Superstar money manager Mario Gabelli says the U.S. consumer sector is dead in the water, with ominous implications for the economy and stock market.
Real personal consumption expenditures dropped 0.4 percent in July, the biggest drop in four years. July represented the fifth month out of the last 10 that real consumption fell.
Many analysts have said that growth abroad, particularly in emerging markets, will be strong enough to counteract the downturn in consumer spending. But Gabelli, who oversees $28 billion as chief executive of Gamco Investors, disagrees.
"The U.S. consumer is greater than China, Russia, India and Brazil in terms of the impact," he told Bloomberg TV.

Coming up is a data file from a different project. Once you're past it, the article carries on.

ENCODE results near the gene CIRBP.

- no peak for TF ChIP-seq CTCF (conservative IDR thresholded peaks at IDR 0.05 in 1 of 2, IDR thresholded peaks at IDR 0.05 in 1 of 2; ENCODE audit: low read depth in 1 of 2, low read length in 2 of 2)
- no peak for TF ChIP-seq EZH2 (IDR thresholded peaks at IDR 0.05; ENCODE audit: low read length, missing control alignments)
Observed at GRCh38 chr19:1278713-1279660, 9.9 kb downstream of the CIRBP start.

"As we're slowing down, we're slowing down the world. The consumer has been in a recession since November of 2007."
U.S. GDP expanded at a 3.3 percent annual rate in the second quarter. But most economists attribute that rise to consumers spending their tax rebates. Like Gabelli, they expect the economy to slow rapidly.
The consumer weakness spells trouble for the stock market, Gabelli points out. "The concern over the earnings outlook for 2009 is well founded," he says.
Many experts also share Gabelli's dismal view of the outlook for U.S. consumers.
"Consumers are very focused on value, stretching their dollars, and anything deemed not absolutely of need, they are forgoing those purchases," Ken Perkins, president of Retail Metrics, tells Reuters.
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